Can the internet save democracy? Al Gore thinks so. What do you think?
Just reading the cover piece on Gore in Time, and the excerpt of his new book, The Assault on Reason. Gore says the American public has become disengaged from public issues, government and participating in democracy, largely because we’ve entertained ourselves into a passive flat-line Paris Hilton stupor.
There’s little public discussion of public issues in Congress, he says. Mostly there’s whoring after money so politicians can afford the content-free 30-second ads that have replaced the Lincoln-Douglas debates as today’s public discourse. He blames the media, television’s paralyzing of the brain’s thought, logic and reasoning centers, both parties, and all of us.
More important, he points to a solution. Gore says the internet “is the most interactive medium in history and the one with the greatest potential for connecting individuals to one another and to a universe of knowledge.” American democracy needs “new ways to engage in a genuine and not manipulative conversation about our future,” and “the re-establishment of genuine democratic discourse in which individuals can participate in a meaningful way — a conversation of democracy in which meritorious ideas and opinions from individuals do, in fact, evoke a meaningful response.”
The internet is a “platform for reason” and a way to talk to one another, listen, and get off our intellectual and citizenship asses. My language, that last, not Al’s.
What do you all think? Austin’s buying a round. Does the internet get people engaged, thinking, analyzing, participating? Or is it another self-indulgent distraction?
More locally, is what we’re doing on The Same Rowdy Crowd part of what Gore’s talking about? We five who put this together hoped the blog would get people thinking and exchanging ideas, arguments, cheers and insults. It’s been great fun to read what you all have to say. But is it changing anyone’s mind? Is it making you think? Is it going to save the world?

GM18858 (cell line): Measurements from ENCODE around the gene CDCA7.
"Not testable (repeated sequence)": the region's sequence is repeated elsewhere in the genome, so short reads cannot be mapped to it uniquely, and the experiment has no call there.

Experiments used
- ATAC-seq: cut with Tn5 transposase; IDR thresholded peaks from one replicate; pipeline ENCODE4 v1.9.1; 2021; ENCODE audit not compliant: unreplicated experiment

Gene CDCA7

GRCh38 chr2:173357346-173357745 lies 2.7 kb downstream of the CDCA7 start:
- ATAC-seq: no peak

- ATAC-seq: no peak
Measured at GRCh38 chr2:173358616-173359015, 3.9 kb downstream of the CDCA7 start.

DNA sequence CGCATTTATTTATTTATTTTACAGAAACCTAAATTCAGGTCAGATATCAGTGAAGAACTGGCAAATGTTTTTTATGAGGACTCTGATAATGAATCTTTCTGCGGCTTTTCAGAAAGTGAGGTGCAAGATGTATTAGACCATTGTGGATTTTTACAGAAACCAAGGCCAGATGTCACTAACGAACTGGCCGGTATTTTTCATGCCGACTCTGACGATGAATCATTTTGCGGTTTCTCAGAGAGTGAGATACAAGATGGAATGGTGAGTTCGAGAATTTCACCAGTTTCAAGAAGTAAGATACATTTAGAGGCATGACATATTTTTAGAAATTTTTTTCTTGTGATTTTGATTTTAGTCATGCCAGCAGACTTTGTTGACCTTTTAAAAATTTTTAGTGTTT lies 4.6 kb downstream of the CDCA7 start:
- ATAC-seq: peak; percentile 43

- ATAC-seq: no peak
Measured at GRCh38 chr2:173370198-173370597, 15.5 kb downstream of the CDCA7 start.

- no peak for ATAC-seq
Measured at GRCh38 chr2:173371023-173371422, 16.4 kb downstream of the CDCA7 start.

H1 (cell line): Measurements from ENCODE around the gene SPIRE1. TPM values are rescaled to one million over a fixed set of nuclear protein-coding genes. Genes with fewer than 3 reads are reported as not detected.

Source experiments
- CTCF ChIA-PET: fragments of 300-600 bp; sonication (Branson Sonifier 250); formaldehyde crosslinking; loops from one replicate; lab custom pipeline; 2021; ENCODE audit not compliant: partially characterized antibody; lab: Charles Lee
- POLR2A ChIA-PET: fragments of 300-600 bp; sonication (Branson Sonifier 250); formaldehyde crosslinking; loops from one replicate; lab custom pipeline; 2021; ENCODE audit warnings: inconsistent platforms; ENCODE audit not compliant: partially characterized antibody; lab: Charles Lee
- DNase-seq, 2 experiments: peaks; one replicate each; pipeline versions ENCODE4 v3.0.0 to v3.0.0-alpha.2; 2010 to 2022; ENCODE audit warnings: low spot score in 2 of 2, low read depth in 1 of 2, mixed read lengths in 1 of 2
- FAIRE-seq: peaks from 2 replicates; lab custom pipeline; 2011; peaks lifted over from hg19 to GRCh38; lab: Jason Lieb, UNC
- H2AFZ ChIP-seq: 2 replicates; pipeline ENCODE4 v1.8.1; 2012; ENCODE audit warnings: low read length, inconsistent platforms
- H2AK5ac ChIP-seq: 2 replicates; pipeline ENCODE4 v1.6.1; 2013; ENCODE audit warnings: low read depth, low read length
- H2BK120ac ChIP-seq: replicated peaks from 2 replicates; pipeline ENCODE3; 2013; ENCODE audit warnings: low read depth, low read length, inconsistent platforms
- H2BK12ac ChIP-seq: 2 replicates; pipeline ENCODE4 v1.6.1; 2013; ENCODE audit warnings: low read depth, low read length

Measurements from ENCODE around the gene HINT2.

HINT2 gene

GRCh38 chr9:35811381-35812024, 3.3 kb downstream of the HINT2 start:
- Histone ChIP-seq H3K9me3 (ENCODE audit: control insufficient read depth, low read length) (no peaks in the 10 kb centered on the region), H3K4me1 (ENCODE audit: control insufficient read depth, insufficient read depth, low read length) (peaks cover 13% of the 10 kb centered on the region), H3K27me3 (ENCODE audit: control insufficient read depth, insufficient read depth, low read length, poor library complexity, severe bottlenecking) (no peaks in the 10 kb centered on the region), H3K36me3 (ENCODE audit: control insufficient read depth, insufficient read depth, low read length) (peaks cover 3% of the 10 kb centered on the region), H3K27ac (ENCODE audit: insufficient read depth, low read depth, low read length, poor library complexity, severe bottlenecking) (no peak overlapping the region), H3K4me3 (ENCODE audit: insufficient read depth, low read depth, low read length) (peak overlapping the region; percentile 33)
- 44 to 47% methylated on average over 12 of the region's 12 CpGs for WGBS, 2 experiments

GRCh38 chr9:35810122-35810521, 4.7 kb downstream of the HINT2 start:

Gore probably relies too heavily on reason as the driver of human progress. That may be why he was such a flat campaigner in 2000. Passion, conviction, spirituality, the magnetic charisma of leadership, and gut instinct play a huge role in how people relate to each other, the world and the great mysteries of life. So democracy needs more than smart people debating in togas. But Gore raises a challenging vision of the internet as an enabler of government of, by and for the people. I hope he’s right, and that’s one of the reasons I keep tapping away at this keyboard.
(And, of course, there’s the great political theater of Gore, on the fence, being implored by many people to run, losing weight, coming out with another book just at the right time… He was such a dreadful candidate in 2000, so terrified of the aftershocks of Clinton’s penis problem that he dared not claim the benefits of eight years of good government. And he was advised to death. The Time piece claims 2000 was a crucible for him that burned away the caution and has left a passionate human being doing what he cares deeply about. I admire him for not becoming a victim and a whiner after 2000, but moving forward instead and making a difference. I personally think Obama is the leader for this time, but, who knows — we may get a chance to re-elect Al Gore.)